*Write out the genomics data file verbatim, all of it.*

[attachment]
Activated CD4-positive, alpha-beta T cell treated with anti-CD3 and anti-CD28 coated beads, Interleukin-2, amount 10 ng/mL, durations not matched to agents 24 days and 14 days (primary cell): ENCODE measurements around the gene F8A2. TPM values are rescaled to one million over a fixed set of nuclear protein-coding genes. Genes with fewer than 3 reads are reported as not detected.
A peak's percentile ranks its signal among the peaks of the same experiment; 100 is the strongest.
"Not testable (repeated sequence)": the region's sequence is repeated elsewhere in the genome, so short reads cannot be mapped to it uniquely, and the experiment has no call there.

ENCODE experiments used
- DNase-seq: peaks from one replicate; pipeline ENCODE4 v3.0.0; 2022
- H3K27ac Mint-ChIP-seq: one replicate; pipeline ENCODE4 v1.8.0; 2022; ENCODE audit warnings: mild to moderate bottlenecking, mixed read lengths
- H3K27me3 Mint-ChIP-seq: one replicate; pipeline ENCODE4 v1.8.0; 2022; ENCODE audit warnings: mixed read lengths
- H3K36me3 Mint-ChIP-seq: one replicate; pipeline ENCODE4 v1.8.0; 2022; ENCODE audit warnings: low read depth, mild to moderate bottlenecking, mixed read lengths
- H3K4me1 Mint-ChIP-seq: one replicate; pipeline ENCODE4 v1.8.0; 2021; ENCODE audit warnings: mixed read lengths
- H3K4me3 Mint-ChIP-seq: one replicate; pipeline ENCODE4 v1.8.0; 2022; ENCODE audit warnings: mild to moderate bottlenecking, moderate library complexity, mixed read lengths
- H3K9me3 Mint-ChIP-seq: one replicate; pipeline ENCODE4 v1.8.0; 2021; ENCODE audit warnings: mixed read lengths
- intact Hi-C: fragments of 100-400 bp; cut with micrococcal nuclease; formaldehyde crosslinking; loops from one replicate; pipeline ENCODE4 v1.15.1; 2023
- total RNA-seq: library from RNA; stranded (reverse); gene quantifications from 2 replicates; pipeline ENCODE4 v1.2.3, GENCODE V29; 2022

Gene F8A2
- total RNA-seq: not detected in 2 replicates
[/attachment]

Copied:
Activated CD4-positive, alpha-beta T cell treated with anti-CD3 and anti-CD28 coated beads, Interleukin-2, amount 10 ng/mL, durations not matched to agents 24 days and 14 days (primary cell): ENCODE measurements around the gene F8A2. TPM values are rescaled to one million over a fixed set of nuclear protein-coding genes. Genes with fewer than 3 reads are reported as not detected.
A peak's percentile ranks its signal among the peaks of the same experiment; 100 is the strongest.
"Not testable (repeated sequence)": the region's sequence is repeated elsewhere in the genome, so short reads cannot be mapped to it uniquely, and the experiment has no call there.

ENCODE experiments used
- DNase-seq: peaks from one replicate; pipeline ENCODE4 v3.0.0; 2022
- H3K27ac Mint-ChIP-seq: one replicate; pipeline ENCODE4 v1.8.0; 2022; ENCODE audit warnings: mild to moderate bottlenecking, mixed read lengths
- H3K27me3 Mint-ChIP-seq: one replicate; pipeline ENCODE4 v1.8.0; 2022; ENCODE audit warnings: mixed read lengths
- H3K36me3 Mint-ChIP-seq: one replicate; pipeline ENCODE4 v1.8.0; 2022; ENCODE audit warnings: low read depth, mild to moderate bottlenecking, mixed read lengths
- H3K4me1 Mint-ChIP-seq: one replicate; pipeline ENCODE4 v1.8.0; 2021; ENCODE audit warnings: mixed read lengths
- H3K4me3 Mint-ChIP-seq: one replicate; pipeline ENCODE4 v1.8.0; 2022; ENCODE audit warnings: mild to moderate bottlenecking, moderate library complexity, mixed read lengths
- H3K9me3 Mint-ChIP-seq: one replicate; pipeline ENCODE4 v1.8.0; 2021; ENCODE audit warnings: mixed read lengths
- intact Hi-C: fragments of 100-400 bp; cut with micrococcal nuclease; formaldehyde crosslinking; loops from one replicate; pipeline ENCODE4 v1.15.1; 2023
- total RNA-seq: library from RNA; stranded (reverse); gene quantifications from 2 replicates; pipeline ENCODE4 v1.2.3, GENCODE V29; 2022

Gene F8A2
- total RNA-seq: not detected in 2 replicates